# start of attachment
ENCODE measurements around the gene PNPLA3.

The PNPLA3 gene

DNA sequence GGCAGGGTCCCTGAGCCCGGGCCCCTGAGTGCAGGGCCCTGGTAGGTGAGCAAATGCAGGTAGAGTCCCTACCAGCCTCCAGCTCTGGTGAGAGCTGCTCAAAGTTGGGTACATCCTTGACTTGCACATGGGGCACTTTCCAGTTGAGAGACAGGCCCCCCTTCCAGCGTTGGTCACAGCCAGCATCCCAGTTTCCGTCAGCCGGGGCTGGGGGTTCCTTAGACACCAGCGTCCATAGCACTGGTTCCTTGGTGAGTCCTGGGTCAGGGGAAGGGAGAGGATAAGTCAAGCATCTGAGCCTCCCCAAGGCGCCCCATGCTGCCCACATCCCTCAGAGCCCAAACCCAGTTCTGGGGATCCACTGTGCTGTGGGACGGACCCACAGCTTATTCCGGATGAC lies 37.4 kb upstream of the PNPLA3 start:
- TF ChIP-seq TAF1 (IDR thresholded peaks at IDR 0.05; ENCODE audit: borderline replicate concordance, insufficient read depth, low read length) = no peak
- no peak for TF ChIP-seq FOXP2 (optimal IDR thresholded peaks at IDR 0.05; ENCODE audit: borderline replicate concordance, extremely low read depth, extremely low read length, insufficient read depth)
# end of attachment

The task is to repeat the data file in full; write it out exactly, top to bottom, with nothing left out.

ENCODE measurements around the gene PNPLA3.

The PNPLA3 gene

DNA sequence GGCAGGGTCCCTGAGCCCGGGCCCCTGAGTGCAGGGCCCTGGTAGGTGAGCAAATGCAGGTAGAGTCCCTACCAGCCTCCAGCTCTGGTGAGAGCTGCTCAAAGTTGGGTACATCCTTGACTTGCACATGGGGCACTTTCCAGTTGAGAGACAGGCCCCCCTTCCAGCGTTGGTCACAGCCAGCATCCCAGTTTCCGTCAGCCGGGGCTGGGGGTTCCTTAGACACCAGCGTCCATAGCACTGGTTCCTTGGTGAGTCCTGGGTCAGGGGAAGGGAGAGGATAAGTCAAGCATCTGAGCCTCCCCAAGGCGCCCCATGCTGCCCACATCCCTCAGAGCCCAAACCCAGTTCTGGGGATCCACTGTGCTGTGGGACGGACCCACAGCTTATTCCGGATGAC lies 37.4 kb upstream of the PNPLA3 start:
- TF ChIP-seq TAF1 (IDR thresholded peaks at IDR 0.05; ENCODE audit: borderline replicate concordance, insufficient read depth, low read length) = no peak
- no peak for TF ChIP-seq FOXP2 (optimal IDR thresholded peaks at IDR 0.05; ENCODE audit: borderline replicate concordance, extremely low read depth, extremely low read length, insufficient read depth)